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Blakowski takes his game to international stage Iroquois grad makes first USA football team

At 5-foot-8 and 185 pounds, Doug Blakowski may not have the intimidating appearance you'd expect from a two-time All-American running back, but that's probably what the defense at Dickinson College thought.

Starting his first game for Hobart College as a junior on Sept. 10, 2005, Blakowski broke loose on the Statesmen's second possession, taking the ball 72 yards for a touchdown. That day, as he ran for 139 yards and three touchdowns, the Iroquois High School graduate emerged as one of the top backs in NCAA Division III football.

Two years, 2,610 yards and 32 touchdowns later, as he walked away as Hobart's sixth all-time rushing leader and fourth-leading touchdown scorer, college opponents were no longer underestimating him.

Now, Blakowski is taking his game to the international level as a member of the first USA Football team. Team USA travels to Japan this week to participate in the eight-day 2007 World Championship of American Football, which begins Saturday.

Blakowski was picked from hundreds of hopeful seniors representing every division of NCAA football. He is the only player from New York and one of only nine D-III players.

Although Blakowski expects he'll be underestimated yet again, he has no problem with continuing to prove himself.

"You see me, I'm white, I'm short, you're like, 'OK, this kid's not the football player I was looking for,' but football is my thing," Blakowski said. "I could play basketball with a bunch of other guys and I'm terrible. Football is what I do best.

"I know people are going to look at me and be like, 'What's this kid doing here? Is this the water boy or what?' But I think I'll be able to gain the respect easily as soon as we step on the field."

Team USA marks another step for Blakowski as well as for the International Federation of American Football. This will be the third World Championship held by the federation but just the first for the United States.

The goal of the IFAF is to make American football an Olympic sport by 2016 or 2020 -- a lofty goal, said IFAF President Tommy Wiking -- but one that becomes much more attainable with U.S. participation.

Despite the recent collapse of NFL Europe, Wiking feels international football has never been stronger and the NFL's other outlets for expanding the game, like playing regular season games outside of the U.S., do more to boost the sport's popularity.

"It won't have any negative effects at all," Wiking said. "NFL Europe did, in the eyes of the International Olympic Committee, not really count anyway. The IOC only counts national federations and world championships and NFL Europe was neither."

The other countries in the six-team pool tournament are Japan, Sweden, France, Korea and Germany.

Blakowski will cap his playing career as one of the four running backs going to Japan for the tournament, which takes place every four years.

Despite his long list of accolades as a player, Blakowski has had a career marked by disappointing ends -- ends that have left the 22-year-old Elma native hungry for more.

As a senior at Iroquois in 2002, Blakowski helped his team make it to the Class A semifinals, only to come down with mononucleosis before the game. Despite his best efforts -- a 30-yard touchdown reception -- the Chiefs' all-time leading rusher could only watch as Sweet Home erased a five-point deficit in the second half and reeled off 32 points in the fourth quarter for a 42-15 victory.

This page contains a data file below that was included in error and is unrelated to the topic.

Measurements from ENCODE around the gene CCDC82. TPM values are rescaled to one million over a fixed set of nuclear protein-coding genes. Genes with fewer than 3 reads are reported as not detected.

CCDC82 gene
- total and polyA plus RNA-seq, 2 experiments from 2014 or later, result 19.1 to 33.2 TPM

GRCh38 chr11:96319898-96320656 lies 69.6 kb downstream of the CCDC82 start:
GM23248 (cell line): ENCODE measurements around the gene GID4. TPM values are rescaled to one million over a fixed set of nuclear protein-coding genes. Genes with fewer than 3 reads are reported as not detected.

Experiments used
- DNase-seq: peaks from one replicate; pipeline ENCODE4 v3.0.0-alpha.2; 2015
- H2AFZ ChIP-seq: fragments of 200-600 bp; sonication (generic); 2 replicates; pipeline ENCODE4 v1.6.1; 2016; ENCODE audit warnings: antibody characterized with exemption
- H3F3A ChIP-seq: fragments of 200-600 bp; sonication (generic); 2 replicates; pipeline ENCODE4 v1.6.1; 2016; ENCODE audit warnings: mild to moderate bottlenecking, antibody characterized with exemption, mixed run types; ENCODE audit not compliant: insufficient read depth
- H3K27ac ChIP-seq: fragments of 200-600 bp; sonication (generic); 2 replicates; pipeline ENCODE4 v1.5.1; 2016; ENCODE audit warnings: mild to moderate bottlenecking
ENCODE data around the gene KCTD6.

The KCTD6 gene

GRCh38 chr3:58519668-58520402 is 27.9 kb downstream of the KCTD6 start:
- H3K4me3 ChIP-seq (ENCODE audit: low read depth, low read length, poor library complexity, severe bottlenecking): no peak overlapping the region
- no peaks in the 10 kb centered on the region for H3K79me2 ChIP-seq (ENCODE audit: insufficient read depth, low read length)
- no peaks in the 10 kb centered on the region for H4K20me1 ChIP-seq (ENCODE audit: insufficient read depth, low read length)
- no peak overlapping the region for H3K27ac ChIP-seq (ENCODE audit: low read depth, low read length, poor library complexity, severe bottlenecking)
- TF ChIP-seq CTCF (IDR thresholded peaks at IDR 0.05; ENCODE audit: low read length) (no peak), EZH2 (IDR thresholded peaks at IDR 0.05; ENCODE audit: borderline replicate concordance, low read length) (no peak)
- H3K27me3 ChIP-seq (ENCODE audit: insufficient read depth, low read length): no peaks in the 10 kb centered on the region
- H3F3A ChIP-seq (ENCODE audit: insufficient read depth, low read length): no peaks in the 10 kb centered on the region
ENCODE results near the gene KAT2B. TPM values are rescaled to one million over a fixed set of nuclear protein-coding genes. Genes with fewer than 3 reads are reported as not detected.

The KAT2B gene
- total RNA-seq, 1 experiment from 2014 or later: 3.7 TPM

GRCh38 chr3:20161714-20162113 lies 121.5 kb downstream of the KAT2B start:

"I wasn't sure I was even going to play [college football]. I had a disappointing end to my senior year," Blakowski said. "You just get devastated after something like that happens."

But after talking with D-III coaches over the next few months, Blakowski made the decision to continue football, perhaps knowing his best was still before him.

Four years later, Blakowski's Statesmen were knocked out of the 2006 NCAA playoffs with a minute left, losing by two points to Rowan in a game in which the team missed two field goals.

Although the ends may be harsh, they seem to lead to new football beginnings. Just when he thought he may have strapped up for the last time, Blakowski was nominated for Team USA.

Given his stature, many people might be surprised that Blakowski has made it this far -- but you won't find that opinion among those who know him.

"You could tell when he was young. I said, 'This kid's got it,' " said one of Blakowski's Little Loop coaches, Chuck Olday. "He's got the stuff inside. There's no luckiness involved when it comes to what he's accomplished. It's a matter of a young man knowing his talent and following his hard work through."

That work ethic, something that is obvious about Blakowski within minutes of meeting him, is what attracted Hobart head coach Mike Cragg to recruit the back in the first place.

"We knew Doug had talent and speed, but what set him apart was how hard he worked -- I mean, he started up our track program so he could run in the offseason. He got the money, got people involved and was very dedicated to it," Cragg said. "Doug had a tremendous career for us, but I've been here for 20 years and he has a work ethic that is second to none."

And as he moves from the role of player to coach, having accepted a graduate assistantship at Marietta College in Ohio to study education and coach the wide receivers, Blakowski's football career has surpassed anything he, or his parents, could have hoped for.


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